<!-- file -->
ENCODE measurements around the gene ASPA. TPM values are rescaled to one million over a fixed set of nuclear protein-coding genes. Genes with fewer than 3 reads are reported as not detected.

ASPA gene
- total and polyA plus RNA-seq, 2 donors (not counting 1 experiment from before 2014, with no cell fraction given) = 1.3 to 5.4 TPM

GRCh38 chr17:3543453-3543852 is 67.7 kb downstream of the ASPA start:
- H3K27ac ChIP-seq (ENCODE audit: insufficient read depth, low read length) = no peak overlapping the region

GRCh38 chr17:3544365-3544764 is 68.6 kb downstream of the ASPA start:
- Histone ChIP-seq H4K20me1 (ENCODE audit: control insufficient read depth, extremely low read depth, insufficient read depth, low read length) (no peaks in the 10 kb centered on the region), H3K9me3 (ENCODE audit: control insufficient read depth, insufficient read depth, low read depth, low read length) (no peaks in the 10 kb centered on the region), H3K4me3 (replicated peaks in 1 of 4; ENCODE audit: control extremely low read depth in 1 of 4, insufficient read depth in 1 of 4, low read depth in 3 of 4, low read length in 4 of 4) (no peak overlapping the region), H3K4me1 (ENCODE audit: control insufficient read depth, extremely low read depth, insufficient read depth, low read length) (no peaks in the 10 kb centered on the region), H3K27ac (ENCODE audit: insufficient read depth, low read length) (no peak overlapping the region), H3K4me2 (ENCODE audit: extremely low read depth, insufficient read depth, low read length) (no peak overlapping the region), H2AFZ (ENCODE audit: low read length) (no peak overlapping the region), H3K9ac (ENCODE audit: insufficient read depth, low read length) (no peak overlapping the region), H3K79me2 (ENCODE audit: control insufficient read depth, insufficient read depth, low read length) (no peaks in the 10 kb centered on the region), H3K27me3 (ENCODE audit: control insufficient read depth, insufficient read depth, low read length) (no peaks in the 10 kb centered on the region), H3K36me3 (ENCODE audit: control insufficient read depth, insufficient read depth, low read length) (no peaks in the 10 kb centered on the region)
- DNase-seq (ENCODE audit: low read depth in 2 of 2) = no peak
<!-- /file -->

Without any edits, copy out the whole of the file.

ENCODE measurements around the gene ASPA. TPM values are rescaled to one million over a fixed set of nuclear protein-coding genes. Genes with fewer than 3 reads are reported as not detected.

ASPA gene
- total and polyA plus RNA-seq, 2 donors (not counting 1 experiment from before 2014, with no cell fraction given) = 1.3 to 5.4 TPM

GRCh38 chr17:3543453-3543852 is 67.7 kb downstream of the ASPA start:
- H3K27ac ChIP-seq (ENCODE audit: insufficient read depth, low read length) = no peak overlapping the region

GRCh38 chr17:3544365-3544764 is 68.6 kb downstream of the ASPA start:
- Histone ChIP-seq H4K20me1 (ENCODE audit: control insufficient read depth, extremely low read depth, insufficient read depth, low read length) (no peaks in the 10 kb centered on the region), H3K9me3 (ENCODE audit: control insufficient read depth, insufficient read depth, low read depth, low read length) (no peaks in the 10 kb centered on the region), H3K4me3 (replicated peaks in 1 of 4; ENCODE audit: control extremely low read depth in 1 of 4, insufficient read depth in 1 of 4, low read depth in 3 of 4, low read length in 4 of 4) (no peak overlapping the region), H3K4me1 (ENCODE audit: control insufficient read depth, extremely low read depth, insufficient read depth, low read length) (no peaks in the 10 kb centered on the region), H3K27ac (ENCODE audit: insufficient read depth, low read length) (no peak overlapping the region), H3K4me2 (ENCODE audit: extremely low read depth, insufficient read depth, low read length) (no peak overlapping the region), H2AFZ (ENCODE audit: low read length) (no peak overlapping the region), H3K9ac (ENCODE audit: insufficient read depth, low read length) (no peak overlapping the region), H3K79me2 (ENCODE audit: control insufficient read depth, insufficient read depth, low read length) (no peaks in the 10 kb centered on the region), H3K27me3 (ENCODE audit: control insufficient read depth, insufficient read depth, low read length) (no peaks in the 10 kb centered on the region), H3K36me3 (ENCODE audit: control insufficient read depth, insufficient read depth, low read length) (no peaks in the 10 kb centered on the region)
- DNase-seq (ENCODE audit: low read depth in 2 of 2) = no peak